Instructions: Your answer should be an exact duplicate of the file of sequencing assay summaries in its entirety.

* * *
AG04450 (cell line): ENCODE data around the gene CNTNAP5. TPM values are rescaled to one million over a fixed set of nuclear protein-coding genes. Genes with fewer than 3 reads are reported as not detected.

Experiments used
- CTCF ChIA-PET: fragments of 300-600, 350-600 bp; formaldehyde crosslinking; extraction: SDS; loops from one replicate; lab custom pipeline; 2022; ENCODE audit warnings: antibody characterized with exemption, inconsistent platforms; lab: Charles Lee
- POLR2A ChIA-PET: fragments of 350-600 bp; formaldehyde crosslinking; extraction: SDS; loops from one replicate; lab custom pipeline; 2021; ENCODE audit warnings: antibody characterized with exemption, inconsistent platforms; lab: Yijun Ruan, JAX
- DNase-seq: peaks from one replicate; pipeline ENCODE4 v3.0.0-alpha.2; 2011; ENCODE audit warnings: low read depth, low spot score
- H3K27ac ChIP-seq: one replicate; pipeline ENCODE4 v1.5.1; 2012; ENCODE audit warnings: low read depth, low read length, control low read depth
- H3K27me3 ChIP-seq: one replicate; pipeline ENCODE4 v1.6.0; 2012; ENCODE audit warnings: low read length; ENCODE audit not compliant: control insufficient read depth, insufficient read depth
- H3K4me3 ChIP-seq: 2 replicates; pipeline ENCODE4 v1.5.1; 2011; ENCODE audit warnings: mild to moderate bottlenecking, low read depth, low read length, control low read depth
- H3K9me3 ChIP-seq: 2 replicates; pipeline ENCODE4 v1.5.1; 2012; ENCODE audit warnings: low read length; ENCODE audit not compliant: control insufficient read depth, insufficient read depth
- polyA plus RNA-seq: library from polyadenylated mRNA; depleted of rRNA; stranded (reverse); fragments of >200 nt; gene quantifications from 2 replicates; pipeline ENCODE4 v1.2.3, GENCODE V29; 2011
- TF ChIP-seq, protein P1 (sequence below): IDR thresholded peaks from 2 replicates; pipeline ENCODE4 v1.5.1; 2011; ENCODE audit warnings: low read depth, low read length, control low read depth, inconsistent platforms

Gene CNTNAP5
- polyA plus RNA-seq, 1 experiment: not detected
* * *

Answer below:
AG04450 (cell line): ENCODE data around the gene CNTNAP5. TPM values are rescaled to one million over a fixed set of nuclear protein-coding genes. Genes with fewer than 3 reads are reported as not detected.

Experiments used
- CTCF ChIA-PET: fragments of 300-600, 350-600 bp; formaldehyde crosslinking; extraction: SDS; loops from one replicate; lab custom pipeline; 2022; ENCODE audit warnings: antibody characterized with exemption, inconsistent platforms; lab: Charles Lee
- POLR2A ChIA-PET: fragments of 350-600 bp; formaldehyde crosslinking; extraction: SDS; loops from one replicate; lab custom pipeline; 2021; ENCODE audit warnings: antibody characterized with exemption, inconsistent platforms; lab: Yijun Ruan, JAX
- DNase-seq: peaks from one replicate; pipeline ENCODE4 v3.0.0-alpha.2; 2011; ENCODE audit warnings: low read depth, low spot score
- H3K27ac ChIP-seq: one replicate; pipeline ENCODE4 v1.5.1; 2012; ENCODE audit warnings: low read depth, low read length, control low read depth
- H3K27me3 ChIP-seq: one replicate; pipeline ENCODE4 v1.6.0; 2012; ENCODE audit warnings: low read length; ENCODE audit not compliant: control insufficient read depth, insufficient read depth
- H3K4me3 ChIP-seq: 2 replicates; pipeline ENCODE4 v1.5.1; 2011; ENCODE audit warnings: mild to moderate bottlenecking, low read depth, low read length, control low read depth
- H3K9me3 ChIP-seq: 2 replicates; pipeline ENCODE4 v1.5.1; 2012; ENCODE audit warnings: low read length; ENCODE audit not compliant: control insufficient read depth, insufficient read depth
- polyA plus RNA-seq: library from polyadenylated mRNA; depleted of rRNA; stranded (reverse); fragments of >200 nt; gene quantifications from 2 replicates; pipeline ENCODE4 v1.2.3, GENCODE V29; 2011
- TF ChIP-seq, protein P1 (sequence below): IDR thresholded peaks from 2 replicates; pipeline ENCODE4 v1.5.1; 2011; ENCODE audit warnings: low read depth, low read length, control low read depth, inconsistent platforms

Gene CNTNAP5
- polyA plus RNA-seq, 1 experiment: not detected